3. The mass influx of foreign schoolchildren was concentrated in publicly owned schools
Although the private education system, including charter schools, is larger in Spain than in other developed countries (for example, the enrolment rate in private schools is 14% in the EU-28, but around 30% in Spain), immigrants were concentrated mainly in publicly owned schools. As can be seen in graph 2, in the late 1990s the percentage of foreign schoolchildren in both systems was very low (2.6% in public schools and 1.4% in private schools).
By 2008 the presence of foreign schoolchildren in public schools had reached 14% of the total, whereas in private schools it stood at less than half this figure: 6.45%. This gap persists to the present day.
4. The increase in foreign pupils occurred first in primary education and later in compulsory secondary education
The information on the number of foreign children enrolled in schools gives a very accurate reflection of the presence of immigrants in an area. Traditionally, studies have used census data to measure the size of migratory waves. However, census data is subject to measurement errors and requires statistical refinement due to the difficulty of reflecting real-time changes. In contrast, school enrolment data affords a more accurate measure of the density of foreign pupils in schools.
Graph 3 plots the evolution of rates of foreign pupils in primary and secondary schools. In addition to the general trend caused by the economic situation, we can see how at first the rate grew faster in primary schools, which reflects the fact that the immigrants arriving in Spain were mostly young people with young children. A few years later, the rate of foreign pupils in secondary schools followed the same pattern.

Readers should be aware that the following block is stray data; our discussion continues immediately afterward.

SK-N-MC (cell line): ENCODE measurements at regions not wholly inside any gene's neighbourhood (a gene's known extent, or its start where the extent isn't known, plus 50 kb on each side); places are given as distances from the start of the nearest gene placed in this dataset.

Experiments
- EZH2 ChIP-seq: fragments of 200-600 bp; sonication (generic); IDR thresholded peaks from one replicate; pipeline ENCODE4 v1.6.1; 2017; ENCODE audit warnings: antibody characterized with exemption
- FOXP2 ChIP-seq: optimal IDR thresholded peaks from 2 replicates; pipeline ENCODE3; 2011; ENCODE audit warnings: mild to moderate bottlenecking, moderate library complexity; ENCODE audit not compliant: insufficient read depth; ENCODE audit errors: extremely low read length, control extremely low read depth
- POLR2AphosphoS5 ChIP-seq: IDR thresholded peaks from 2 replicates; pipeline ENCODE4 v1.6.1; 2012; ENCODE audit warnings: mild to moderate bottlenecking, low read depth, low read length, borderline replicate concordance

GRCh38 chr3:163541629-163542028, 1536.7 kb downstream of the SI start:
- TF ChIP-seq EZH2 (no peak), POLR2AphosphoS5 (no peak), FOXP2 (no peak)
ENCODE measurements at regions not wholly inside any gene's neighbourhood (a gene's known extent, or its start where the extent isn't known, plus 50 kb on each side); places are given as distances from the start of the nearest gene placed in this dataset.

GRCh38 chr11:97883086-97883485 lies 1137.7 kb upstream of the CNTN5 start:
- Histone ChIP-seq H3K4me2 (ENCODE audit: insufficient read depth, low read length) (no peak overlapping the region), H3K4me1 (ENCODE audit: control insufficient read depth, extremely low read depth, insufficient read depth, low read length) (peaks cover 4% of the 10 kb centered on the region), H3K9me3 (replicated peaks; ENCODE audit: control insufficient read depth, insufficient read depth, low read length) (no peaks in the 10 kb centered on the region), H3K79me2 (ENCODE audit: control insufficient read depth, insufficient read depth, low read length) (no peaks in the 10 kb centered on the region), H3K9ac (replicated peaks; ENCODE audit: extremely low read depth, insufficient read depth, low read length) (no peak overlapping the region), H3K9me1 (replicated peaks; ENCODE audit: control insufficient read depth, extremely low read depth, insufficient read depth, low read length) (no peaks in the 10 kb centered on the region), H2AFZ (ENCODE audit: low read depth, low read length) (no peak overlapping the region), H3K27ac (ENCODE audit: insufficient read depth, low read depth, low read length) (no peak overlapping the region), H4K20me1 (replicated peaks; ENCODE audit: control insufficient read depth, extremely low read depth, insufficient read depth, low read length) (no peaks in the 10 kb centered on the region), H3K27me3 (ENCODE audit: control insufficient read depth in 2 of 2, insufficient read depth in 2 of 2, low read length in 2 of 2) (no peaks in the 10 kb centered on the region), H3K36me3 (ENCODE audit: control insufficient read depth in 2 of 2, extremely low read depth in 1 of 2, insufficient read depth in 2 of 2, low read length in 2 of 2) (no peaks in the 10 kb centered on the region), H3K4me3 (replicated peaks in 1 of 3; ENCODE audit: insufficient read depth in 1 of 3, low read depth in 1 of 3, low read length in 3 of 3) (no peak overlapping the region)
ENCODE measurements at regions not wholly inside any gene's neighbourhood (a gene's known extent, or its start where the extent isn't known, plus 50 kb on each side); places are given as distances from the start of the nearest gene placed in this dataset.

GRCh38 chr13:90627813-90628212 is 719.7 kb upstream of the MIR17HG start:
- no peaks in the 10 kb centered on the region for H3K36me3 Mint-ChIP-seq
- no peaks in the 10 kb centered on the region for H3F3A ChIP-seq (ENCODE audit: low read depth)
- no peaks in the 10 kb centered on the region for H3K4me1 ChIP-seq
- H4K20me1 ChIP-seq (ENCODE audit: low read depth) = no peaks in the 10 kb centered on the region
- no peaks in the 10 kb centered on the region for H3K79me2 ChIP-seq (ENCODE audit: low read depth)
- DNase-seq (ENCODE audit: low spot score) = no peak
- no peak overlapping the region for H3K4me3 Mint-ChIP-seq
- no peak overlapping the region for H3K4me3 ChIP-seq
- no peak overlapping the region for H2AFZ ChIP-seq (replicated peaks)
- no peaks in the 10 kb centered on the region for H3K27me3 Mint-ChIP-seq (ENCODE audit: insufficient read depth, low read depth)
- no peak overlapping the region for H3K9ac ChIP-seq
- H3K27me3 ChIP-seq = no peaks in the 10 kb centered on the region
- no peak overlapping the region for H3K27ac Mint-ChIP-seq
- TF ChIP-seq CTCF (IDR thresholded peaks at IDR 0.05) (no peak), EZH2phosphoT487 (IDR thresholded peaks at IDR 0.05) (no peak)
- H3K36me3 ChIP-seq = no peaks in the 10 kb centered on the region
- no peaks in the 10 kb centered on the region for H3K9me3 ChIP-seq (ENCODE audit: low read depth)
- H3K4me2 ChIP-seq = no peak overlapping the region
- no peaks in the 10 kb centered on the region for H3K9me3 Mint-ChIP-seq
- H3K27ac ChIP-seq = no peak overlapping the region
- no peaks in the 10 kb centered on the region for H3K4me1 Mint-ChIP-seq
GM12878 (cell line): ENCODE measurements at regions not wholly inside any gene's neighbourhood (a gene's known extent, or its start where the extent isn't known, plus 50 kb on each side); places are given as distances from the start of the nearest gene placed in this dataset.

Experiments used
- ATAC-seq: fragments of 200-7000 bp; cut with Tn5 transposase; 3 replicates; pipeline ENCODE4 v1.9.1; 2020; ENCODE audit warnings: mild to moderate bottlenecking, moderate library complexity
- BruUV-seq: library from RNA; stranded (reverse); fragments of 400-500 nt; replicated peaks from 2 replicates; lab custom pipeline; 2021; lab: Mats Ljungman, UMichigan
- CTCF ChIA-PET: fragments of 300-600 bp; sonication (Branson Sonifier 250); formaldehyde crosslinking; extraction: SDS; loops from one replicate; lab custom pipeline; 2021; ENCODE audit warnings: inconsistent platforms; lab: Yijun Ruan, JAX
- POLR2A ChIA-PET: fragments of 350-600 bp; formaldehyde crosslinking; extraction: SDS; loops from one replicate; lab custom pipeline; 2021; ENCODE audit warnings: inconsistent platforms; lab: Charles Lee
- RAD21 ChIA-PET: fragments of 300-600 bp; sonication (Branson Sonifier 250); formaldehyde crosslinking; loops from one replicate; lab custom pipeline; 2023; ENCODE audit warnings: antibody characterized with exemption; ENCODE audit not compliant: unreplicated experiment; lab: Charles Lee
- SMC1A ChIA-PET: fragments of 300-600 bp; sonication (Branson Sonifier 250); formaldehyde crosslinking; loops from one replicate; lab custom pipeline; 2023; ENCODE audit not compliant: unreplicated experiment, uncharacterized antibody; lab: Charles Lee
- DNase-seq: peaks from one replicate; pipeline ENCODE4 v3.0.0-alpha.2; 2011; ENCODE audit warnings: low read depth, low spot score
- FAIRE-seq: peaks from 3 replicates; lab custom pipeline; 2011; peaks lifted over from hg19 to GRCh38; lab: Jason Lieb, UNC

5. Native families with more resources take their children to private schools (charter or non-charter) when there is an increase in foreign pupils
Several studies have shown that many native families respond to the mass influx of foreign pupils by taking their children to private schools or changing their place of residence in order to be able to access schools with a lower concentration of immigrants. This reaction is known in the literature as native flight (Coen-Pirani, 2011; Cascio and Lewis, 2012). In order to identify which families enrol their children in private or charter schools and which do so in public schools the authors analyse the families’ educational spending decisions using data from the Household Budget Survey for the period 2000-2015.
Graph 4 presents the evolution of the enrolment rate of native pupils in private and charter schools, and shows a considerable increase in the period 2000-2008, coinciding with the rise in the immigrant population and also with a period of sharp growth in household income. It is im-portant to note that the increase in enrolment rates in private schools occurred first in primary education, in line with the greater initial impact of immigration in that educational bracket (graph 3).